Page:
The environmental assessment of the proposed Red Mountain Underground Gold Project near Stewart has received the federal government’s approval.
The Minister of Environment and Climate Change, Catherine McKenna, announced in a written press statement on Jan. 14 that the project, which is also subject to requirements under the Nisga’a Final Agreement, is not likely to cause significant adverse environmental effects as it must adhere to more than 120 conditions aimed to minimize or eliminate any damage.
“The Government of Canada is committed to conducting environmental assessments that ensure the protection of our environment, foster economic growth and create good middle-class jobs,” said McKenna in the press release.
“We are confident that with the mitigation measures in place and the legally-binding conditions the proponent must fulfill, this project will move forward in a way that supports sustainable development.”
The Red Mountain Project, owned by IDM Mining Ltd., is a 17,125-hectare underground gold-silver mine located in the so-called Golden Triangle, approximately 15 km northeast of Stewart, within Nisga’a traditional territory.
A project recommendation and an environmental assessment report have been issued, whereas measures must be taken to protect fish and fish habitat, migratory birds, species at risk, human health, physical and cultural heritage, and the current use of lands and resources for traditional purposes by Indigenous peoples.
In an email, Karen Fish, a spokesperson from the Canadian Environmental Assessment Agency told the Terrace Standard, that the Nisga’a Final Agreement pertaining to the Nass Area and Nass Wildlife Area were featured prominently in discussions leading up to the environmental approval.
“The Agency consulted with Nisga’a Nation throughout the environmental assessment. The Minister’s Decision Statement requires the proponent to consult with Nisga’a Nation in the development and implementation of mitigation measures, follow-up programs, and annual reports.”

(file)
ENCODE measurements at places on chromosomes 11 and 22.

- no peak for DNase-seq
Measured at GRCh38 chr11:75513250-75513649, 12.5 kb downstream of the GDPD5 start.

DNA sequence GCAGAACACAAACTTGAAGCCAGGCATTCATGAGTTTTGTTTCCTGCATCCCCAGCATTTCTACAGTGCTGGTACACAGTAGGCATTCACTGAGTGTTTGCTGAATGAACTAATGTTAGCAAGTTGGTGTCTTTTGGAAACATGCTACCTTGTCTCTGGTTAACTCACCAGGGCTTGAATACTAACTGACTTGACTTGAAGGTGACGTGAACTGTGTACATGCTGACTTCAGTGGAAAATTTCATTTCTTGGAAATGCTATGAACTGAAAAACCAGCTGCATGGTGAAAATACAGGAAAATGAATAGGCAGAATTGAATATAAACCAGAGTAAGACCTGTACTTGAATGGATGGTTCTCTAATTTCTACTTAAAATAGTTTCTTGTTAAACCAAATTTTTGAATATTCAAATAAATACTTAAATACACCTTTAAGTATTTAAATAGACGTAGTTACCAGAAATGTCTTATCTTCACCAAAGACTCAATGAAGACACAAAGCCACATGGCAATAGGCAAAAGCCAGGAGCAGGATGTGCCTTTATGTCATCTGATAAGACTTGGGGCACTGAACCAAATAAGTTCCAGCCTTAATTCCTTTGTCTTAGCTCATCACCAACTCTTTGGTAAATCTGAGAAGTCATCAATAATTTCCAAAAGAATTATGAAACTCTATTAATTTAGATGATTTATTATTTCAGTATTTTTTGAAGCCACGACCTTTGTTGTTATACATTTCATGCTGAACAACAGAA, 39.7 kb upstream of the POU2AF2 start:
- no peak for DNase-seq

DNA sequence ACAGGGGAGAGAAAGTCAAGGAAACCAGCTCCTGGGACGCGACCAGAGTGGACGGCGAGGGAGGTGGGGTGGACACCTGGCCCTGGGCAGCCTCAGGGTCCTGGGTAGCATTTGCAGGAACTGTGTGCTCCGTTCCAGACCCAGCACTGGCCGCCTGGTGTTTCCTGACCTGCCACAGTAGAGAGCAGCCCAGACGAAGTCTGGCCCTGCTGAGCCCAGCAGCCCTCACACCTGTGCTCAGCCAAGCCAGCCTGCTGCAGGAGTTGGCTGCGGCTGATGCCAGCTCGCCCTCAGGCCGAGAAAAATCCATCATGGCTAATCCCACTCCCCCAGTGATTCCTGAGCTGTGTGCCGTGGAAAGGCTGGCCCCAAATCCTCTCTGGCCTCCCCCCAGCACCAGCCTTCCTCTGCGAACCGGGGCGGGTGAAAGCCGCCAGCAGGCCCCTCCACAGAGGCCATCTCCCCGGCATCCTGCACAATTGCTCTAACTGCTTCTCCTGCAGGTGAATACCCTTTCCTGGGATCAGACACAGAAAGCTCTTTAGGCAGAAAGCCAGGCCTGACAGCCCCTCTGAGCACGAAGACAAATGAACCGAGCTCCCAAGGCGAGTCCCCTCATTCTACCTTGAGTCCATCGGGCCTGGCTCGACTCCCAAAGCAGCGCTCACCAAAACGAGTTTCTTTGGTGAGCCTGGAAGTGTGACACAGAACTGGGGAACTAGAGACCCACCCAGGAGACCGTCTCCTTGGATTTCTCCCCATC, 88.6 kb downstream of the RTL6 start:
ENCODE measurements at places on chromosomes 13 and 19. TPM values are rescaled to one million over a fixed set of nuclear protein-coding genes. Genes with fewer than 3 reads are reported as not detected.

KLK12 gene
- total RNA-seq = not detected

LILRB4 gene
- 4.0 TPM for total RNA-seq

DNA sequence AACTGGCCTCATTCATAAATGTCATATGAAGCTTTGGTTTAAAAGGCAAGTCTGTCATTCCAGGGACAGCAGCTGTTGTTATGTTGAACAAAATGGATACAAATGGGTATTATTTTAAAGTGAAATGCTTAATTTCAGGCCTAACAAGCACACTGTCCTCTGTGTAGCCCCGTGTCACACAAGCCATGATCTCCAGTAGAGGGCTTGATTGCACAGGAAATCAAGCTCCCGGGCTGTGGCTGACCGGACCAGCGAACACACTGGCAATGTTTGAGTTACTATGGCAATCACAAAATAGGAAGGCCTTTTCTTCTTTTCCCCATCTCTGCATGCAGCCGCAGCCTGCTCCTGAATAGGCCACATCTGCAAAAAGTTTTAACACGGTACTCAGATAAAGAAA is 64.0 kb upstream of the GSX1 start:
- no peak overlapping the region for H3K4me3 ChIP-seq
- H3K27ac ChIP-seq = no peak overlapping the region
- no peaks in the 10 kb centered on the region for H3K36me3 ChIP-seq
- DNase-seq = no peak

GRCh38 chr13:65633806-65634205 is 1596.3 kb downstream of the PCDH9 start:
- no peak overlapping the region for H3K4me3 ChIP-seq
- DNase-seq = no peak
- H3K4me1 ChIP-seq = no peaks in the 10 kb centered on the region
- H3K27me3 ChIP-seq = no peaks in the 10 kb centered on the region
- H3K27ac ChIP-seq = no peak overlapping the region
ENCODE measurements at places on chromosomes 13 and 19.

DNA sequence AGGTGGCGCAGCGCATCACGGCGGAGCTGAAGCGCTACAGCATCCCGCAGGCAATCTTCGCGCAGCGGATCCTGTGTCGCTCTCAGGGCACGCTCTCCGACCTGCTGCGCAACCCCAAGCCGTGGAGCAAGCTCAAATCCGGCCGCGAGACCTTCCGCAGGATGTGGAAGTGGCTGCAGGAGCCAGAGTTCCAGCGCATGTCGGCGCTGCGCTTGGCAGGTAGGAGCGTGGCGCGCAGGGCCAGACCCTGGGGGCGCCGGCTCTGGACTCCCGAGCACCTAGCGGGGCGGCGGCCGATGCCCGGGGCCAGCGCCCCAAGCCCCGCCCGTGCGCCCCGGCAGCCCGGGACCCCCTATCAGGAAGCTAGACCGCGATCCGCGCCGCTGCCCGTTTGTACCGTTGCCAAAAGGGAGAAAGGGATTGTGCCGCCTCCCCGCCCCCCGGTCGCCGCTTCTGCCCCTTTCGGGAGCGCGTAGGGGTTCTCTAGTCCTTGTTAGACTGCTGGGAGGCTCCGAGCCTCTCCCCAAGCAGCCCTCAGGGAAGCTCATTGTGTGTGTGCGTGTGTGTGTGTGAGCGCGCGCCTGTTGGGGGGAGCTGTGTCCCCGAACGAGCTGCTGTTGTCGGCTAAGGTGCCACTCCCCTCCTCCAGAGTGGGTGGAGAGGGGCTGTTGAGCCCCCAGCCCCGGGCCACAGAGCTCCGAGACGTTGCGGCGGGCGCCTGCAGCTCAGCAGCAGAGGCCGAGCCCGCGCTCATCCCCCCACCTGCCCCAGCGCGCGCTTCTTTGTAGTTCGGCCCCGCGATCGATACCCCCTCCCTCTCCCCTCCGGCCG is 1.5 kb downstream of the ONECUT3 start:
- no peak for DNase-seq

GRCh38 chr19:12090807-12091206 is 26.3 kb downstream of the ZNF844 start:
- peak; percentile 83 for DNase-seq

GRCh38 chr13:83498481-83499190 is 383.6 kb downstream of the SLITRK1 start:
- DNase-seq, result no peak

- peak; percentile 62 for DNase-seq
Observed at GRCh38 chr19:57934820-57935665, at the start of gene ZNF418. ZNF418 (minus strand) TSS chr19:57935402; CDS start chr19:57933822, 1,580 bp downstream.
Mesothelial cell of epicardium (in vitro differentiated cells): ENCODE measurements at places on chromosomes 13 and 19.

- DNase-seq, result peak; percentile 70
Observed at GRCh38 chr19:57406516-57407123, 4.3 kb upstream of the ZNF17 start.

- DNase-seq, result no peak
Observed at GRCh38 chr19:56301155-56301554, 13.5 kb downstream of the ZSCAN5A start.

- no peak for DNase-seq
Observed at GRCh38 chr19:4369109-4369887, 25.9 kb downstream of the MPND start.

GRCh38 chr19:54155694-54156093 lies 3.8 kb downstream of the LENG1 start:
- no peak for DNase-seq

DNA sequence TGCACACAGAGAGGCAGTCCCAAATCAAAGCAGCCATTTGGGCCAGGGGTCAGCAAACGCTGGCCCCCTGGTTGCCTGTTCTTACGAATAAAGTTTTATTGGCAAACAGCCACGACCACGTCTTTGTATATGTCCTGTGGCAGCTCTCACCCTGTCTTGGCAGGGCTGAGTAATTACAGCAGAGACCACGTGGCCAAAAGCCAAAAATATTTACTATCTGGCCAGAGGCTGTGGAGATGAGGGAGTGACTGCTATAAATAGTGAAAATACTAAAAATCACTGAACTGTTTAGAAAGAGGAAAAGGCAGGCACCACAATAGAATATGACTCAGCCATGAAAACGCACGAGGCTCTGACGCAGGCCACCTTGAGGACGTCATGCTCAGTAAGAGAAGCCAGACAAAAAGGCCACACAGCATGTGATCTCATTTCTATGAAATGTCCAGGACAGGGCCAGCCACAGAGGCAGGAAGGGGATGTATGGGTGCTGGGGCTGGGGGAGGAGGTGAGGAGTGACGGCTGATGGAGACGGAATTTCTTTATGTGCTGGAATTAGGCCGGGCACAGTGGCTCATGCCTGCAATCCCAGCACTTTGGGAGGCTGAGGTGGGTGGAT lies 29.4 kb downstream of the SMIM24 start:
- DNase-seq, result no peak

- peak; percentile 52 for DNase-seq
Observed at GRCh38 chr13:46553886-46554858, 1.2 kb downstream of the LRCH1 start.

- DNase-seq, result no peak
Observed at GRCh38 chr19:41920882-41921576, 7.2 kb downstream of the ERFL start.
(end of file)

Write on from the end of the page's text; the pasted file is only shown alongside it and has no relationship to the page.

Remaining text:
Eva Clayton, President of the Nisga’a Lisims Government (NLG), said in an email that they worked very closely with IDM Mining Ltd. and the Canadian Environmental Assessment Agency (CEAA) on the assessment of the project under Chapter 10 of the Nisga’a Final Agreement. She added that the conditions are a result of this close collaboration and that the agreements were in respect of the potential impacts on their treaty rights and interests.
“The Nass Area covered by the Treaty is rich with natural resources. NLG is confident that the decision and conditions will provide significant opportunities for our citizens, with strong protection of the land, water and wildlife. NLG looks forward to working with IDM through the remaining regulatory process and into the construction and operation phases of the project,” said Clayton.
The environmental assessment commenced on Nov. 15, 2015, and was officially concluded on Jan. 14, 2019.
The mine is expected to have a life of six years and provide approximately 200 jobs, with a year-round production rate of 1,000 tonnes of ore per day. The project will also include the constructions of a temporary waste rock storage area, water management structures, access and haul roads, and a powerline.
The estimated capital cost is $135 million. It will take about 18 months to build the mine and bring it into production.
The province issued an Environmental Assessment Certificate for the project to IDM Mining on Oct. 15, 2018, under the BC Environmental Assessment Act.
This recent announcement will now allow the company to proceed to their regulatory phase.